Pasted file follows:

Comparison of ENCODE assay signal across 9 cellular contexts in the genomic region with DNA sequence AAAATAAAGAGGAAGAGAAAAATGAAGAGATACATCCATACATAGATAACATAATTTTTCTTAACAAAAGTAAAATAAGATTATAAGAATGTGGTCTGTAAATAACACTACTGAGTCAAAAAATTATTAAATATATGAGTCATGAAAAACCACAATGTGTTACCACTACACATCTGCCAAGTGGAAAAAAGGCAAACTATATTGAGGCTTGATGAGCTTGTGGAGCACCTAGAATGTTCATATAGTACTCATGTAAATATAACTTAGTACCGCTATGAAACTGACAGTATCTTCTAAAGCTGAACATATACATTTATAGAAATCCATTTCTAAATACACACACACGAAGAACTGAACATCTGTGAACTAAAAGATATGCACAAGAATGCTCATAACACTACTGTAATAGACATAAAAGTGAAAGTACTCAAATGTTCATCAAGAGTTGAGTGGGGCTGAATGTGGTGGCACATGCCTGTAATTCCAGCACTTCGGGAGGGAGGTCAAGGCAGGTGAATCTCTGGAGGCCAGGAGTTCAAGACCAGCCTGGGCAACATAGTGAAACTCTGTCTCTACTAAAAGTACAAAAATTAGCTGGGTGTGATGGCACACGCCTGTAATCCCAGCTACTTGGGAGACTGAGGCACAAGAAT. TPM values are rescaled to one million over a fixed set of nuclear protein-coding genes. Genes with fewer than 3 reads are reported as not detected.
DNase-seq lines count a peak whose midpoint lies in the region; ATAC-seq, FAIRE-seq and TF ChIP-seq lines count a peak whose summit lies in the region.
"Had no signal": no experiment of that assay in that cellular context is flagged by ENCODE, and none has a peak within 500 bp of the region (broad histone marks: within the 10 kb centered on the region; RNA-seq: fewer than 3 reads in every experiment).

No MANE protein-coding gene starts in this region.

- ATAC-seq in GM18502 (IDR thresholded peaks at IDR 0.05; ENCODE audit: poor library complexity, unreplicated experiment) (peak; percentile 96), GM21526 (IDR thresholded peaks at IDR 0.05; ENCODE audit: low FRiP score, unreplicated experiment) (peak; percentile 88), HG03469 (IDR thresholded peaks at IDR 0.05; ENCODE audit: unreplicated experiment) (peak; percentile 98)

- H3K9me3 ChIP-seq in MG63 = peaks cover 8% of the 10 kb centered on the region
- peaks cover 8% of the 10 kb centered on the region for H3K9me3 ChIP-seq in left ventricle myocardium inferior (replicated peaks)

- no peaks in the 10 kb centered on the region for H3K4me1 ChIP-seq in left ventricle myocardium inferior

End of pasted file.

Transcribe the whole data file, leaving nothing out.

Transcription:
Comparison of ENCODE assay signal across 9 cellular contexts in the genomic region with DNA sequence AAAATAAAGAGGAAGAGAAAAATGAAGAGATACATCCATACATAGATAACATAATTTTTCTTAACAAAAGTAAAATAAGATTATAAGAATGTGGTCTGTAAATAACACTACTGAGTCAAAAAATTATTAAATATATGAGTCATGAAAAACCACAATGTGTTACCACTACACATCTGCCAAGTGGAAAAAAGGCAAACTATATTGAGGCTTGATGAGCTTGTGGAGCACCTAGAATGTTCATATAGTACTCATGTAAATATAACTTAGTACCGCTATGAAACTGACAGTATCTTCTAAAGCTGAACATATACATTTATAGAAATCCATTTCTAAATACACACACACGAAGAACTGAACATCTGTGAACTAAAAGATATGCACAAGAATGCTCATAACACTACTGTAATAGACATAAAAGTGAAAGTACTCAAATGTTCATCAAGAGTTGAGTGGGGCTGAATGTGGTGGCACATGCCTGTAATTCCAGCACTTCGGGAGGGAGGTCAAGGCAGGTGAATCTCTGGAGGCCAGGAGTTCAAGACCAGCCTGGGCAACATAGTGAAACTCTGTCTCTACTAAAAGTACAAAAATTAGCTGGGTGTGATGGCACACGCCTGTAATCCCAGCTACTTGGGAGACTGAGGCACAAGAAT. TPM values are rescaled to one million over a fixed set of nuclear protein-coding genes. Genes with fewer than 3 reads are reported as not detected.
DNase-seq lines count a peak whose midpoint lies in the region; ATAC-seq, FAIRE-seq and TF ChIP-seq lines count a peak whose summit lies in the region.
"Had no signal": no experiment of that assay in that cellular context is flagged by ENCODE, and none has a peak within 500 bp of the region (broad histone marks: within the 10 kb centered on the region; RNA-seq: fewer than 3 reads in every experiment).

No MANE protein-coding gene starts in this region.

- ATAC-seq in GM18502 (IDR thresholded peaks at IDR 0.05; ENCODE audit: poor library complexity, unreplicated experiment) (peak; percentile 96), GM21526 (IDR thresholded peaks at IDR 0.05; ENCODE audit: low FRiP score, unreplicated experiment) (peak; percentile 88), HG03469 (IDR thresholded peaks at IDR 0.05; ENCODE audit: unreplicated experiment) (peak; percentile 98)

- H3K9me3 ChIP-seq in MG63 = peaks cover 8% of the 10 kb centered on the region
- peaks cover 8% of the 10 kb centered on the region for H3K9me3 ChIP-seq in left ventricle myocardium inferior (replicated peaks)

- no peaks in the 10 kb centered on the region for H3K4me1 ChIP-seq in left ventricle myocardium inferior